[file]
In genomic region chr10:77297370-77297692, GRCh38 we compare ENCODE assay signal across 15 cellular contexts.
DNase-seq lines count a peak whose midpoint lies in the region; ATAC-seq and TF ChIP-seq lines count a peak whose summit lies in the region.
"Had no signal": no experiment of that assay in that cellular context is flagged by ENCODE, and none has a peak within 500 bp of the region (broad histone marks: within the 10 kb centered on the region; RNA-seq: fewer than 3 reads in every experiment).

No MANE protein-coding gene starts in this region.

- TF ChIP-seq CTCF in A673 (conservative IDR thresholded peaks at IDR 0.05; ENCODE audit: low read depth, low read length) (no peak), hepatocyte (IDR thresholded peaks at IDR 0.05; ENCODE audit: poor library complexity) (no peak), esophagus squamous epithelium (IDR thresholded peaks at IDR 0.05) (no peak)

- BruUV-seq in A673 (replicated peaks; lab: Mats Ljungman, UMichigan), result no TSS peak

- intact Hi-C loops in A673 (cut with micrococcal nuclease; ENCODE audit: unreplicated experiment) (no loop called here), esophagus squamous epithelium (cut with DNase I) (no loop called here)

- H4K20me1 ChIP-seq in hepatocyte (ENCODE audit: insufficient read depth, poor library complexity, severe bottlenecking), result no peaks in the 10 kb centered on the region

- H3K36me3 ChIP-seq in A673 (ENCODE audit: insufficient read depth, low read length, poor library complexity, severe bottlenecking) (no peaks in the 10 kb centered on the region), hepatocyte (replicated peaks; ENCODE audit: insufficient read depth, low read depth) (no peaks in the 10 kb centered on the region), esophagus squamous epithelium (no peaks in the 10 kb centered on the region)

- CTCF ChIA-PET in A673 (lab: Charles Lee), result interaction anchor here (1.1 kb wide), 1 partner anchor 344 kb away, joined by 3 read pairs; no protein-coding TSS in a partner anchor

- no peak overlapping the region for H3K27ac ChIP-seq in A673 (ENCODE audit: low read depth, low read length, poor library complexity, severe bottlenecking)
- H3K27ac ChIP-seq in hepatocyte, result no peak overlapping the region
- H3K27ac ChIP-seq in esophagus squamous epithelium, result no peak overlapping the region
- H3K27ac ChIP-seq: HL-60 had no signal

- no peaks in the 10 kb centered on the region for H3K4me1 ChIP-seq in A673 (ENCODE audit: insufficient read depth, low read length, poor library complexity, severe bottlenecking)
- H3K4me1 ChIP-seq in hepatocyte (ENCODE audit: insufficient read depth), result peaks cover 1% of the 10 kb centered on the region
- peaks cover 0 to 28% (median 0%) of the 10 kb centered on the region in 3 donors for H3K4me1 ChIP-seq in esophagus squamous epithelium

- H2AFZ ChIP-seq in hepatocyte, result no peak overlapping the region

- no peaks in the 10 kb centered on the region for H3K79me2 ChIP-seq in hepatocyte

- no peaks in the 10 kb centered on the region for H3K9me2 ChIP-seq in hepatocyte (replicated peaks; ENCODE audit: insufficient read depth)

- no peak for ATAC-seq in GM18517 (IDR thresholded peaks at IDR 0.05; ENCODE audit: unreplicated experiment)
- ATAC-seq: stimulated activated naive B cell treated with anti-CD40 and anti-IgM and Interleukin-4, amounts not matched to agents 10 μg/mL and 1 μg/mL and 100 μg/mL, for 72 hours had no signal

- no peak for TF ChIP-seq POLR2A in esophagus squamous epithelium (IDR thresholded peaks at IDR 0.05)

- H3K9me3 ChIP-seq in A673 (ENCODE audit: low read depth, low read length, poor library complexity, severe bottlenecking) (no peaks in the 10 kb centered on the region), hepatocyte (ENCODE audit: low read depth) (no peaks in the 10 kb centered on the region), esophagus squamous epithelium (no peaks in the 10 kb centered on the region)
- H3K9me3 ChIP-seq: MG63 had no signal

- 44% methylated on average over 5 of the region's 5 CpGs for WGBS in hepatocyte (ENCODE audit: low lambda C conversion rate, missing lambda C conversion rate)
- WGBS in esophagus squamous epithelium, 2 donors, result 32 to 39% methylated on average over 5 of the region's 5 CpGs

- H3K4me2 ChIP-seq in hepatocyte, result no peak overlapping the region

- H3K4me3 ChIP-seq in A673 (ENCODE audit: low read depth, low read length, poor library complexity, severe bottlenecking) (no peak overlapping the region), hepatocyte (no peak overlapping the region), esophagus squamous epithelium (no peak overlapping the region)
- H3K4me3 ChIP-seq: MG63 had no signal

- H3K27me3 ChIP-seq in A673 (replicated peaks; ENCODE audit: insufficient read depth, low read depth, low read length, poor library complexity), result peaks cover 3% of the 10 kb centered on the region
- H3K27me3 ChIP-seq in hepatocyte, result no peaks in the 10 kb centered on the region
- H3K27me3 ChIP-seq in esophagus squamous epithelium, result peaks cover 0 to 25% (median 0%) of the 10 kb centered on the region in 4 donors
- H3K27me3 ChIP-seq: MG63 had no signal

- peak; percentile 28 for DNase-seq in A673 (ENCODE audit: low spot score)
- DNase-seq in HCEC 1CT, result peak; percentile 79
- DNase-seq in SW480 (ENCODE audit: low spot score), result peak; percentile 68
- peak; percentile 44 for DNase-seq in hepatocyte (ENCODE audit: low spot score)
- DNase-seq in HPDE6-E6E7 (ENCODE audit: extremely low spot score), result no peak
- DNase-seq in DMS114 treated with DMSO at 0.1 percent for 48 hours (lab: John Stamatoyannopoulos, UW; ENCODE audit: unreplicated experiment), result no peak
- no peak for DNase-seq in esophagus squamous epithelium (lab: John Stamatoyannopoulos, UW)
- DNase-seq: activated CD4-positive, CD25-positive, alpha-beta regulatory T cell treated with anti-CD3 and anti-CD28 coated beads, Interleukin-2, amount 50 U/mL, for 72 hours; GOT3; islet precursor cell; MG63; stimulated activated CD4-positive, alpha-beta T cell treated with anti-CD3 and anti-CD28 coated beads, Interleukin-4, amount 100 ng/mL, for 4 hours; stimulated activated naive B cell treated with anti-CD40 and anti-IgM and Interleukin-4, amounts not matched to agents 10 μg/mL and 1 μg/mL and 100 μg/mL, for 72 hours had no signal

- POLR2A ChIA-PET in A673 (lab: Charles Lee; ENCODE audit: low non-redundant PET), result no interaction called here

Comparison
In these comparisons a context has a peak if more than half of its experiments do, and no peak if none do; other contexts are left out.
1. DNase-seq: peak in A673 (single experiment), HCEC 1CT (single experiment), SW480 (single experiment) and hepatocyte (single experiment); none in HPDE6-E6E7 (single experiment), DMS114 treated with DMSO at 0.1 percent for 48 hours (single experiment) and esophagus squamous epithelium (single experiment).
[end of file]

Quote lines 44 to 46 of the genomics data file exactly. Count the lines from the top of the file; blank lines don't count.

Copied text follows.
Comparison
In these comparisons a context has a peak if more than half of its experiments do, and no peak if none do; other contexts are left out.
1. DNase-seq: peak in A673 (single experiment), HCEC 1CT (single experiment), SW480 (single experiment) and hepatocyte (single experiment); none in HPDE6-E6E7 (single experiment), DMS114 treated with DMSO at 0.1 percent for 48 hours (single experiment) and esophagus squamous epithelium (single experiment).